Volunteers in Cayman spent Thursday unloading and sorting donations bound for Haiti and Cuba at the Saxon office on Eastern Avenue in George Town.
The effort was organized quickly as the Category 4 storm brought extreme winds and more than 3 feet of rain to some parts of Haiti, which is still recovering from a massive earthquake in 2010 and subsequent cholera epidemic. The Associated Press reported Thursday afternoon that at least 108 people have died from the storm in Haiti.
Matthew Leslie of the Cayman Islands Brewery, who is heading the relief effort, said, “We need to count our blessings. It could have been us. Being from the Caribbean, we are more than neighbors, we are brothers and sisters.”
He said he has been coordinating with relief agencies and orphanages in Haiti, along with the U.S. military that passed through Cayman to take supplies to Hispaniola.
Mr. Leslie said Cayman Islands Brewery, Saxon Insurance and the Cayman Islands government are heading the effort to collect supplies here, and that many companies are collecting donations at their own offices.
He said the groups are looking for donations of batteries, candles, nonperishable food, clothes, baby item, including diapers and formula, and hygiene products. Donations may be dropped off at the Saxon office on Eastern Avenue, across from Uncle Bill’s.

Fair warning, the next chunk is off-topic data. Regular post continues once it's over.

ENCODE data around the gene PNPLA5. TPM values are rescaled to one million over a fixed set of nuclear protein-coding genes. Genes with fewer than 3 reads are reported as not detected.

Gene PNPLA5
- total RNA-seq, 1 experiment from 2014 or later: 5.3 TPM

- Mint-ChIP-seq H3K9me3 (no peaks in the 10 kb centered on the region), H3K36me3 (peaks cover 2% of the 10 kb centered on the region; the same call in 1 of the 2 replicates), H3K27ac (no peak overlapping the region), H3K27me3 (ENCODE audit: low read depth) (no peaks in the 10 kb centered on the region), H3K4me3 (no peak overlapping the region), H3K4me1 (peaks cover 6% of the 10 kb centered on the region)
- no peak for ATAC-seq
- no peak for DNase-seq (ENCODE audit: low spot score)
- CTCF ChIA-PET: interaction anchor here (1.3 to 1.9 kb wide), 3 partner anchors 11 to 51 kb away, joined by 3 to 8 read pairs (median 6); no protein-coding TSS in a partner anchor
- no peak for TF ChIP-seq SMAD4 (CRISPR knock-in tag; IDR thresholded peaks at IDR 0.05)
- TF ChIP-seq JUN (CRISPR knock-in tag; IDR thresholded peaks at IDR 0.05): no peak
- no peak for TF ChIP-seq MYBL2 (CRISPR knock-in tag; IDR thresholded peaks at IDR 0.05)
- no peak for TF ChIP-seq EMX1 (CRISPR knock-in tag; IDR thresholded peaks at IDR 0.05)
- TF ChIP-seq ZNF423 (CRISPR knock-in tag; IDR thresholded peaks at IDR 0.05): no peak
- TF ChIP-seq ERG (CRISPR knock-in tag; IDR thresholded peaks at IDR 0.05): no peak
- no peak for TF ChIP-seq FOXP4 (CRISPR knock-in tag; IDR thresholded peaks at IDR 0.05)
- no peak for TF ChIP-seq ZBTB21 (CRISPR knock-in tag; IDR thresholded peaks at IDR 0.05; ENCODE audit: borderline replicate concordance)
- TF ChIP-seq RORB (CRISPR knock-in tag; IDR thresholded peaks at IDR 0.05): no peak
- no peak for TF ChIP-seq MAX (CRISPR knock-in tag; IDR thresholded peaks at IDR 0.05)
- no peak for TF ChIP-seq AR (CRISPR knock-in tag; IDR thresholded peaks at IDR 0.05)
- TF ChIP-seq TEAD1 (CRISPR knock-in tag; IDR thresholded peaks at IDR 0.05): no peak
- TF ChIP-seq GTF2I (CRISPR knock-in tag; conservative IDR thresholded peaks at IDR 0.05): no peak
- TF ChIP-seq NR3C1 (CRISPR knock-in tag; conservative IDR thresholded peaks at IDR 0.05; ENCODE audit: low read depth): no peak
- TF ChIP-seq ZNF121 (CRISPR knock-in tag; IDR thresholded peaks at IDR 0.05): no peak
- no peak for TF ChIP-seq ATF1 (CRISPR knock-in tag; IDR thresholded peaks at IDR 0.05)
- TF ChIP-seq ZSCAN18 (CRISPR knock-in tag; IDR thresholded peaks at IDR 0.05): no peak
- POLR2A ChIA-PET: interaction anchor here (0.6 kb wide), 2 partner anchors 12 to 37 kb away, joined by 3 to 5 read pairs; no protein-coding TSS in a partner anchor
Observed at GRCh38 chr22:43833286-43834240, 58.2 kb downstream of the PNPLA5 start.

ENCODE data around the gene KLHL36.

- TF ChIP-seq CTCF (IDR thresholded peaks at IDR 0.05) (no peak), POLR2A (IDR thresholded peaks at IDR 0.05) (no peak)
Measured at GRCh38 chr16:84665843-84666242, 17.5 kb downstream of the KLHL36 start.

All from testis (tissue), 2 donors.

Mr. Leslie said he is working with government to be able to use a Cayman Airways plane to send the supplies to Haiti. He said some supplies will also go to eastern Cuba, which was also hit hard by the Category 4 storm.
Jo Dunne, who began helping Mr. Leslie Wednesday night, had been in the Saxon office Thursday since 7 a.m. She called the experience “humbling.”
“I went to pick up clothing donations from a family last night. It was clear that they did not have a lot, but they gave a lot,” she said while sorting donations Thursday afternoon.
Tori Croft stopped by at lunchtime Thursday to drop off baby supplies and hygiene products.
“I am just happy to do my bit,” she said while carrying in her donations.
A joint task force of the U.S. Marines and Army has started moving into Haiti with nine helicopters to help move supplies from Port-au-Prince to hard-hit areas that are still difficult to access by road. Joint Task Force Bravo passed through Cayman this week on their way to Hispaniola.
The Associated Press reported that several parts of Haiti have been particularly hard hit and that the department of Grand-Anse, in the tip of country’s southwest peninsula, was still cut off from roads and communications as of Thursday afternoon. The country’s Civil Protection Agency said 38 deaths were already confirmed by Grand-Anse, according to the AP.